The point of addiction treatment

I worked for several years as the medical director of a residential treatment center in Wisconsin, leaving the position several weeks ago.   On my last evening in the place I took a moment to look around and think about how addiction treatment has changed in the past decade.  I looked at the pictures of the patients in their charts, who were mostly in their late teens or early 20’s.  The most common class of ‘drugs of choice’ were opioids, including oxycodone, heroin, methadone, morphine, and hydrocodone.  I thought about the different but similar program that I attended ten years ago, filled mostly with addicts and alcoholics in their 30’s and older.  I wonder if Bill W would have come up with the same twelve steps, had his target been not 50-year-old alcoholics, but teenage heroin addicts!

On the walls around me were posted sheets of paper, and on them were lists of ideas from a brain-storming session about how to remain competitive in the modern era of addiction treatment.   I scanned the 20-some pages for mention of buprenorphine, and found the medication mentioned only once, under ‘challenges.’  On the other hand there a number of ideas related to marketing, endowment funding, and public image.  What I saw in that room essentially summarized the problems with traditional treatment in an era of buprenorphine.  It also validated my decision that it was time to move on.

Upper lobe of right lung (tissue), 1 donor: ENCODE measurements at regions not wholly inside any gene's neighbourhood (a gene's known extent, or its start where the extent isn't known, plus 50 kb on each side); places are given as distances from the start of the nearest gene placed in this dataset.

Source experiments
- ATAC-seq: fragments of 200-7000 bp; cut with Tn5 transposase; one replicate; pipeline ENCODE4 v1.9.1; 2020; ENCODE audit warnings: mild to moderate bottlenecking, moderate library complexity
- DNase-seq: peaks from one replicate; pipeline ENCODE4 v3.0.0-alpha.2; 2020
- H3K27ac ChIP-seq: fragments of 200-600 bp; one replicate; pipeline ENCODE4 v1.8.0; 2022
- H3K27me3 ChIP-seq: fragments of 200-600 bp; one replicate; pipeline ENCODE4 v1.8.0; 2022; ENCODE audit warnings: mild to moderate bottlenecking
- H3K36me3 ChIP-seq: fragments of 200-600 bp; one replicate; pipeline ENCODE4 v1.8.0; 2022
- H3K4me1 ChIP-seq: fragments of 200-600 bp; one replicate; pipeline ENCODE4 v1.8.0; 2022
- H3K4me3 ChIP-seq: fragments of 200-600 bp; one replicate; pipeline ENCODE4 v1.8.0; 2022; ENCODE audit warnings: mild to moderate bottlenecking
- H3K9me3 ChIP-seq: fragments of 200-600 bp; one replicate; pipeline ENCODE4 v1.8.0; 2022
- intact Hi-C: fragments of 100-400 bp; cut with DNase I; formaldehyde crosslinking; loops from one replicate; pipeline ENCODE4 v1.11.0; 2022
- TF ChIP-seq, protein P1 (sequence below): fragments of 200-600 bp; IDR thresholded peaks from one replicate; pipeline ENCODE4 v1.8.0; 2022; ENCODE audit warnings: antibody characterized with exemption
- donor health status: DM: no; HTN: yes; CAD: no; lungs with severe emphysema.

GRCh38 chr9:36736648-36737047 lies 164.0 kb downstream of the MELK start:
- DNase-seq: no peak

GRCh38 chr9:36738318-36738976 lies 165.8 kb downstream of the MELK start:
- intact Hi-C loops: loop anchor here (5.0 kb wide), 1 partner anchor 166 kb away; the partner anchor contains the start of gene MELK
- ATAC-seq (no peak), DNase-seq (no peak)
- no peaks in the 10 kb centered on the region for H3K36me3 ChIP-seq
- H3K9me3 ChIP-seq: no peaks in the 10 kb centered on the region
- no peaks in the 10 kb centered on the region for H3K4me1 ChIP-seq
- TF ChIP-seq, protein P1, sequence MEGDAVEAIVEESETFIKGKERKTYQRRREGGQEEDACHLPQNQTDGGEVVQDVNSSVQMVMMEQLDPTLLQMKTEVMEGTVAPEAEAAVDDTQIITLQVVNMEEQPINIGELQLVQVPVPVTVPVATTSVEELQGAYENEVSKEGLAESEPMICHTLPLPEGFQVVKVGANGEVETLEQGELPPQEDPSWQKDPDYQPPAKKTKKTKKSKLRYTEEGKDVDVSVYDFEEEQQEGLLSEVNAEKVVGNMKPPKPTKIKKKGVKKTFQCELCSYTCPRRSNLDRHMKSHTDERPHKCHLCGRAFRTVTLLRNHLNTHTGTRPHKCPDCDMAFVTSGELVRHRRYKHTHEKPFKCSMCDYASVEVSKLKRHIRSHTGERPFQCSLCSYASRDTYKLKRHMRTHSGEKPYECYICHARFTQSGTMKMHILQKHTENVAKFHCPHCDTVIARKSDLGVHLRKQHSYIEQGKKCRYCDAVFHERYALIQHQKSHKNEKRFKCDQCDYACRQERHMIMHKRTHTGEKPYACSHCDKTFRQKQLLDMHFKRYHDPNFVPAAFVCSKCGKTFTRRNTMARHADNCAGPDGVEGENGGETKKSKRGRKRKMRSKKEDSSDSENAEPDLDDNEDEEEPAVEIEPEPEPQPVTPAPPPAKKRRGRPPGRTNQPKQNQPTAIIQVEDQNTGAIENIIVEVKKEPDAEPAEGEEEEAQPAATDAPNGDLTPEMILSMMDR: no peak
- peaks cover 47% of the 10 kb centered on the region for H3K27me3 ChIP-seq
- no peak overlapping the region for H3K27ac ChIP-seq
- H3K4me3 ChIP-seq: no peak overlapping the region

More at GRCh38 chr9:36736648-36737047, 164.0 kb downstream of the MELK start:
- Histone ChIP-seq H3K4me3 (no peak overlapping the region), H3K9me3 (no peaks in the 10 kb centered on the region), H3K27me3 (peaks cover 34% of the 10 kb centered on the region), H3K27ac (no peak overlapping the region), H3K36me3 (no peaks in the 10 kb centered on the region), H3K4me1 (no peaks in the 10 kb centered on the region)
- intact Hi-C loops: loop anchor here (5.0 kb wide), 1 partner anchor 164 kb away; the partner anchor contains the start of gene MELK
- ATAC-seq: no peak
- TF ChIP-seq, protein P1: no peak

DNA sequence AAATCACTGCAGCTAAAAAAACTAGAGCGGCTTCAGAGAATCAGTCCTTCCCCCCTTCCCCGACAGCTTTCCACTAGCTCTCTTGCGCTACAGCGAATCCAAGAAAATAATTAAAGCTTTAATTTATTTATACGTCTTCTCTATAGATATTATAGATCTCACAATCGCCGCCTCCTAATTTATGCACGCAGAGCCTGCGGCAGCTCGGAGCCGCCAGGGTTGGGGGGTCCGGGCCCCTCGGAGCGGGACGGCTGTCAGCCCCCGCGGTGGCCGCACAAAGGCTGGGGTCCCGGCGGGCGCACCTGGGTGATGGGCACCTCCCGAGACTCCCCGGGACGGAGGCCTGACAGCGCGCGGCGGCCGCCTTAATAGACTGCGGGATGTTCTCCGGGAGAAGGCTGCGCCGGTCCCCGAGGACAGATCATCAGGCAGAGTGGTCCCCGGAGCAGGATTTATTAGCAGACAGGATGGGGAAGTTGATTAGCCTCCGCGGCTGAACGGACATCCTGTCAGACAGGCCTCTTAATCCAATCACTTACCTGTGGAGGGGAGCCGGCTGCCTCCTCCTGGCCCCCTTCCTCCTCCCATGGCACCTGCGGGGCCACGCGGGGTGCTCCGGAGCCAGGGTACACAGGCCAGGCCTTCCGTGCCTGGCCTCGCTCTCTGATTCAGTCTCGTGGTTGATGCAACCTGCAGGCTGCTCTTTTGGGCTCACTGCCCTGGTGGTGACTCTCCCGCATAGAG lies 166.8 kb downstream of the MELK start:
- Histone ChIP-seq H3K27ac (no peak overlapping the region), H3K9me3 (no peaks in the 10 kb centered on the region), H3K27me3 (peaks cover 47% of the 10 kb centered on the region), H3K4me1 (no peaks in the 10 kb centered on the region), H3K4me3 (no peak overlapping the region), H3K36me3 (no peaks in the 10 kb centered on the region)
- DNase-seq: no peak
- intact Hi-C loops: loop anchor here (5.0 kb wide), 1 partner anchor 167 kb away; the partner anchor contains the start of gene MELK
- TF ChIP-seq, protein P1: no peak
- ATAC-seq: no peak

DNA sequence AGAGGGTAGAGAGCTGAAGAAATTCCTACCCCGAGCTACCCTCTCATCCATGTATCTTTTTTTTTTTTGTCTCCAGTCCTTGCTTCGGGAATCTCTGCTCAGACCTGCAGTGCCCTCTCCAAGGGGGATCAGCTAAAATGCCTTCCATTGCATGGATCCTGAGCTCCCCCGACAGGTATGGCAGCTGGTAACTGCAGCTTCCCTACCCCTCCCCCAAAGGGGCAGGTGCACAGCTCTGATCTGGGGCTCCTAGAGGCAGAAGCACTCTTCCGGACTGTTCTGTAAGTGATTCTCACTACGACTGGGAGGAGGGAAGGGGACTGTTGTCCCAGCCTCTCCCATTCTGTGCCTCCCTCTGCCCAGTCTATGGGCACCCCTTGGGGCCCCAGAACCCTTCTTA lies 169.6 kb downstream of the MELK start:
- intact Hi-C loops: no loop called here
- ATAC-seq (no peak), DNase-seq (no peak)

When I was an anesthesiologist I went through a period of frustration over the American Heart Association’s ACLS treatment guidelines, or more specifically over how they were implemented by the hospital where I worked.  The guidelines provide easy-to-remember steps to use when treating victims of cardiac arrest.  As an anesthesiologist, my education and training taught me to think ‘physiologically;’ if my patient on the OR table went into cardiac arrest, my training allowed me to quickly decide the likely cause, the appropriate medication for that problem, and the proper dose of medication based on body composition, patient age, other medications, medical history, fluid balance, etc.  ACLS guidelines were not initially devised for anesthesiologists, but for paramedics and other medical professionals who had less critical care training and experience.  To keep things simple enough to remember, the ACLS guidelines provide general medication and dose recommendations based on averages, not tailored to specific conditions or patients.  The dose of epinephrine listed in the protocol is 1 mg, whether the patient is a 20-y-o male athlete or a 95-y-o woman.  That dose may or may not be appropriate for either a 20-y-o or a 95-y-o–  but it is certainly not the correct dose for both!  But that’s OK, because we were just talking ‘guidelines,’ not hard and fast rules.

The problem began when nursing educators started teaching ACLS classes not only to paramedics, but to physicians as well.  I attended those classes—I had to, just as most physicians who are part of networks are required to do every three years.  In most courses I attended, physicians who asked about optimizing doses based on patient characteristics were told to stick to the algorithm so that people didn’t get confused.  The result, of course, was to dumb down the classes, and to dumb down the people taking the classes.  The issue comes down to whether to trust that individual doctors will be able to think and get it RIGHT, or to assume that they will get it wrong and therefore give them easy-to-memorize instructions.  I could go off and extrapolate to modern society as a whole, but I’ll try to control myself!  The problem with telling docs to avoid thinking and to instead just follow the protocols is that the guidelines are SO generalized that they almost guarantee failure.